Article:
Who would even take Google shutting down an app it launch fairly recently as news? The last several years have seen the company shuttering services suddenly, even those showing incredible promise.
Yet another one is heading to Google's chopping block, as recent rumors suggest. It's Allo, the messaging service that came out in 2016. It's got plenty of features that make it a punch above the messaging app landscape, with the ability to share stickers, voice clips, and images. It can even convert selfies into stickers with the help of neural networks.
Most importantly, it served as a breeding ground for Google's then-early implementation of a more dynamic and context-aware iteration of Google Assistant.
Google Allo Shutting Down?
9to5Google is the first one to report about the rumored shutdown, noting that it comes about eight months after Chrome, Comms, and Photos VP Anil Sabharwal revealed that the company was pressing pause on investment of the messaging app. It also pointed out that not only is Allo having issues with functionality, but that the team working on the app has apparently been tasked to work on Android Messages instead. If true, that would certainly make sense — Google has been putting emphasis on Rich Communication Services, or RCS, of late.
Rich Communication Services
RCS is said to replace SMS entirely. Last year, Google announced that it was working with every major carrier in the world to speed up RCS adoption. Similar to iMessage, RCS allows users to receive read receipts and also see in real-time when a message is delivered. They'll also be able to send images and audio clips, start group chats, and send high-resolution images.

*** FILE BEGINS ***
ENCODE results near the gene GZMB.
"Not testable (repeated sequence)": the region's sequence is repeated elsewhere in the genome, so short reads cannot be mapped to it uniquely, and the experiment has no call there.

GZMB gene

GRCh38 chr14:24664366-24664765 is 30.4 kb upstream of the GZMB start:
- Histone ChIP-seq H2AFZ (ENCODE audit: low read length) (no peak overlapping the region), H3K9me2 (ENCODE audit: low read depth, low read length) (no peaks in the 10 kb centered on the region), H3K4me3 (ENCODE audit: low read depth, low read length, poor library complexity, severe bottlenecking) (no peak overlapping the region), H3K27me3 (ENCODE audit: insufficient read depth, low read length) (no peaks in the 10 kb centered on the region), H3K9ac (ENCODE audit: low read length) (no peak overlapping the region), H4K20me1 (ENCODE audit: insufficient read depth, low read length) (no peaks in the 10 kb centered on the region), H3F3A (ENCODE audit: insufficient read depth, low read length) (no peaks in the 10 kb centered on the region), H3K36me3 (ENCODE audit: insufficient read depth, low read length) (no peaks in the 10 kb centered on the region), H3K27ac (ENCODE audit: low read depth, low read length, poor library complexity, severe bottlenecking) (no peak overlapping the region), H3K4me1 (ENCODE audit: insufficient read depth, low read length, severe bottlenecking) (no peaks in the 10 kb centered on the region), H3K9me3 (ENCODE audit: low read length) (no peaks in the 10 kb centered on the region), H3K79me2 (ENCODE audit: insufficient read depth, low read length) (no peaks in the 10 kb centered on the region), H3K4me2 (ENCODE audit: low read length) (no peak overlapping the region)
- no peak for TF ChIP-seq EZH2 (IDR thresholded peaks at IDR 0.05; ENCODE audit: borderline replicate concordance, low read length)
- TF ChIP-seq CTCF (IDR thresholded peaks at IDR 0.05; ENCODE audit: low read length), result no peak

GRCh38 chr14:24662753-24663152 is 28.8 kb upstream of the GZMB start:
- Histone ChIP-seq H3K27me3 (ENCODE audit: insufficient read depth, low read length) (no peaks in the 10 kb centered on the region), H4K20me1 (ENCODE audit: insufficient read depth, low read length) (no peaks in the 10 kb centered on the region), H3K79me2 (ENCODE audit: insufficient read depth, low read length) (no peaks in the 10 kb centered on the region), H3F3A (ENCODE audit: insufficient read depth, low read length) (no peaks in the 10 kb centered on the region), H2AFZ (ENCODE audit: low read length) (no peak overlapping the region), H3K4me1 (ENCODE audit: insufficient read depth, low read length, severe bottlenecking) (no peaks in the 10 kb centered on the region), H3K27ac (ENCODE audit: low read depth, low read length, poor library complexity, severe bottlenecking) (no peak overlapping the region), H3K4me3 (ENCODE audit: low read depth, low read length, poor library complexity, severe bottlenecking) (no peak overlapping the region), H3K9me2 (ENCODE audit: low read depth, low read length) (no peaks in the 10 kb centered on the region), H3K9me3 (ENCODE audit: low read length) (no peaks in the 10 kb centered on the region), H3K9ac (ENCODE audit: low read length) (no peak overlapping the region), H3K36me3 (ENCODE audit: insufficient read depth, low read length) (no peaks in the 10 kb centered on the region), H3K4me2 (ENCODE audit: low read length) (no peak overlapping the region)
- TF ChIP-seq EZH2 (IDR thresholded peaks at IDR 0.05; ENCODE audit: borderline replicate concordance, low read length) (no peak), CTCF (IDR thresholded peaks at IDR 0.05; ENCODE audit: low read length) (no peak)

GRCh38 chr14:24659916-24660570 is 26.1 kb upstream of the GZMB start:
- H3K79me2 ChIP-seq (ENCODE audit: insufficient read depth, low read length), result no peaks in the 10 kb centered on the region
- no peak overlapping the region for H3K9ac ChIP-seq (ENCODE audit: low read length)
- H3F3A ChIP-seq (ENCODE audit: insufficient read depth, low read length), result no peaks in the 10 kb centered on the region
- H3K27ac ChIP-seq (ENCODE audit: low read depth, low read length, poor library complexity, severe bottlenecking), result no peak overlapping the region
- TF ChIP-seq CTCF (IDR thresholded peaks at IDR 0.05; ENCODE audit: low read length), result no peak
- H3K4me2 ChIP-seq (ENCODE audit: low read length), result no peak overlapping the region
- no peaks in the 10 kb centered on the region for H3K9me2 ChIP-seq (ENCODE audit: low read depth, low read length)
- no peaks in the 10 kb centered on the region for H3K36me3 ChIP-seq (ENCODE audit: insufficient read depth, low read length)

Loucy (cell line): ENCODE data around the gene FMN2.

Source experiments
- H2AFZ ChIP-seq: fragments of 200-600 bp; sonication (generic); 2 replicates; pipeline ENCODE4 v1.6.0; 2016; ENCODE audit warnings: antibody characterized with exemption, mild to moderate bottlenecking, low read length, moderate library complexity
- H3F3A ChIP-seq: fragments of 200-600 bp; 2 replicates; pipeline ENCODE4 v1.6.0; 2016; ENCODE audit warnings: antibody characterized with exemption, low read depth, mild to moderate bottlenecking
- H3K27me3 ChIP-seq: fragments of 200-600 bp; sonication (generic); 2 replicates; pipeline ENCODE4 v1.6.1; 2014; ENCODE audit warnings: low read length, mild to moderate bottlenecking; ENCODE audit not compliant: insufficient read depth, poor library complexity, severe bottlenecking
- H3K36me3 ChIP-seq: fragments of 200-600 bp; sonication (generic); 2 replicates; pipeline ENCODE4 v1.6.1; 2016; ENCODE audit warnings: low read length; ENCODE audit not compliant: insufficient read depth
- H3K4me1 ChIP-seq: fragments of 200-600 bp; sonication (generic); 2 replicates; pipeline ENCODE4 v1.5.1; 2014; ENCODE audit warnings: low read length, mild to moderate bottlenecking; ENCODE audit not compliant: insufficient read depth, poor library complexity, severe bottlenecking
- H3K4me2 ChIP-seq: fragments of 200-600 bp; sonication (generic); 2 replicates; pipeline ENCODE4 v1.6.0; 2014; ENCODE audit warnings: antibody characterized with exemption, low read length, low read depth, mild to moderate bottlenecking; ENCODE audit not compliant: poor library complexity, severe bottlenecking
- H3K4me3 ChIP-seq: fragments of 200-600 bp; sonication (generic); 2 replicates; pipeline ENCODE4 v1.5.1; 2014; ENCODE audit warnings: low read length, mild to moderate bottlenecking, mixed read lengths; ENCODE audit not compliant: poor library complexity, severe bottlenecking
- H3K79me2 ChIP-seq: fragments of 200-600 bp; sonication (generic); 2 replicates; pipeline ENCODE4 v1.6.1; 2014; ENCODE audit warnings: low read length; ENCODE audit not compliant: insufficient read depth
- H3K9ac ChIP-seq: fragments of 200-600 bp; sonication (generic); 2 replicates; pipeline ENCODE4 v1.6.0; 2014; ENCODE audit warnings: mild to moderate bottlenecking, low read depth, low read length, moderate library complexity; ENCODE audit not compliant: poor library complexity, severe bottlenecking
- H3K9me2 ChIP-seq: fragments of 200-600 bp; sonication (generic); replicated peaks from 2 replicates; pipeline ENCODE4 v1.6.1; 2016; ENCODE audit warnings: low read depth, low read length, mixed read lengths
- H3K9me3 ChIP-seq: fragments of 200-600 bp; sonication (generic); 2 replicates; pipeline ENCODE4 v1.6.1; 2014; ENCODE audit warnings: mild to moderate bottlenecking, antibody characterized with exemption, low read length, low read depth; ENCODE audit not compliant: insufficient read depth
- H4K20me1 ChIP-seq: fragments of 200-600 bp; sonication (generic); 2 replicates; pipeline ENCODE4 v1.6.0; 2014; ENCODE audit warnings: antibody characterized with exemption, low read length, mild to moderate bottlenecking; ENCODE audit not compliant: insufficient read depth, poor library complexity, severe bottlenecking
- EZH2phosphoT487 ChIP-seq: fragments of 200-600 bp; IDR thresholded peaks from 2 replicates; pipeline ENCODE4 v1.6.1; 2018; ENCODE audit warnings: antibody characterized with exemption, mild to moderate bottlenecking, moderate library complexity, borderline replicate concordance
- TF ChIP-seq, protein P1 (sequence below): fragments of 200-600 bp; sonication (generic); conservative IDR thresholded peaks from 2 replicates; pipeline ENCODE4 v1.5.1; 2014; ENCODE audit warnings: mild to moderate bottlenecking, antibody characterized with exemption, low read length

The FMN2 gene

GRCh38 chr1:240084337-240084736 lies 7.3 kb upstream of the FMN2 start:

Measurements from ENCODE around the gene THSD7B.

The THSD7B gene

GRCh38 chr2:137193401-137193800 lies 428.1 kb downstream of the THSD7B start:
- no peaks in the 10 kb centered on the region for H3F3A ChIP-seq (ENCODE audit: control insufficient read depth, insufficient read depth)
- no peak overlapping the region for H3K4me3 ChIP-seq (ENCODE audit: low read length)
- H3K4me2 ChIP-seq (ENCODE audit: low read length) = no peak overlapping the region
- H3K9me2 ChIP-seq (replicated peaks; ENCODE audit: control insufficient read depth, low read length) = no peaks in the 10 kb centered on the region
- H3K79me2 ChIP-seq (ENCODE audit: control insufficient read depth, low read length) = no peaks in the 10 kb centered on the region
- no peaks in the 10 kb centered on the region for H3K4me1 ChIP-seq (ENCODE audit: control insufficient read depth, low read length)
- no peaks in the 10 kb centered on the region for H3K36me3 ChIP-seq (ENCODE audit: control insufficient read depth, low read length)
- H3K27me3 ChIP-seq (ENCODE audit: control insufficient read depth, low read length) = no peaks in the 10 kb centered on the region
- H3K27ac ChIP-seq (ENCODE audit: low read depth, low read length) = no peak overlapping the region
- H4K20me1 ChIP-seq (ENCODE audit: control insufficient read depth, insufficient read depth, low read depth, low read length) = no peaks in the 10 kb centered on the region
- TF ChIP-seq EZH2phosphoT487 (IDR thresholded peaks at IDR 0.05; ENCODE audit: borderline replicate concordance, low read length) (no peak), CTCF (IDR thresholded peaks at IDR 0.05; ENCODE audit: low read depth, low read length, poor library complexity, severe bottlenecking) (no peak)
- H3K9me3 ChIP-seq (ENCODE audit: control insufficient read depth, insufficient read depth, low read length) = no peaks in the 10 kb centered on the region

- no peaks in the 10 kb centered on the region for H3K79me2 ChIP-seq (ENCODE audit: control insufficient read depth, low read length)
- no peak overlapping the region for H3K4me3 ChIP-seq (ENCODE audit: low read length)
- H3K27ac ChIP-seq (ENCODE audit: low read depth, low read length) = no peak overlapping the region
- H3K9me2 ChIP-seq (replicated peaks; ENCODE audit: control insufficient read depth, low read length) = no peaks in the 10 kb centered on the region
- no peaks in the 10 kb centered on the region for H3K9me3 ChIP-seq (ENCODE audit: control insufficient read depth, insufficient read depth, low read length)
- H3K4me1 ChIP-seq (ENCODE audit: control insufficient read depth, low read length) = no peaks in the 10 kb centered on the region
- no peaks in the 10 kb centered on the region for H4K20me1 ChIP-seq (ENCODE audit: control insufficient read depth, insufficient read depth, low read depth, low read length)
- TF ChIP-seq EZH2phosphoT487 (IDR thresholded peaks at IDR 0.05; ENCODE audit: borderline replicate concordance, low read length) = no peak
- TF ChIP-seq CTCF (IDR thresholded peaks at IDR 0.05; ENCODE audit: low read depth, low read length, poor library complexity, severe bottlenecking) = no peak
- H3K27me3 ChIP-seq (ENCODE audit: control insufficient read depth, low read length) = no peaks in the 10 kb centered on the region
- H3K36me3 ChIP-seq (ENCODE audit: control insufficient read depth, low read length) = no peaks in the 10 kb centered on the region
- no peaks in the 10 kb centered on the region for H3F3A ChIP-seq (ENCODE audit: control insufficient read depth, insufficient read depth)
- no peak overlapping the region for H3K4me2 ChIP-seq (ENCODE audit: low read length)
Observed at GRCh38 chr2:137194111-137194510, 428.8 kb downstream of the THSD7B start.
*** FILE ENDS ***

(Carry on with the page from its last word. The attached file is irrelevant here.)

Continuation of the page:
In that regard, Allo going away doesn't really seem too tragic, especially since it seems Google merely used it as a test drive for features that would also appear on RCS. Allo is the latest in a series of messaging apps from Google to compete with the likes of WhatsApp and Facebook Messenger. Aside from the features mentioned above, it also has other crucial functionalities, such as end-to-end encryption. Despite this, the app never got the same traction as its rivals. That could be because of a number of factors, including the fact that the messaging landscape is currently saturated as of the moment.
Thoughts of Google Allo shutting down? Do you find the messaging app useful or awkwardly placed in Google's product portfolio? As always, if you have anything to share, feel free to sound them off in the comments section below!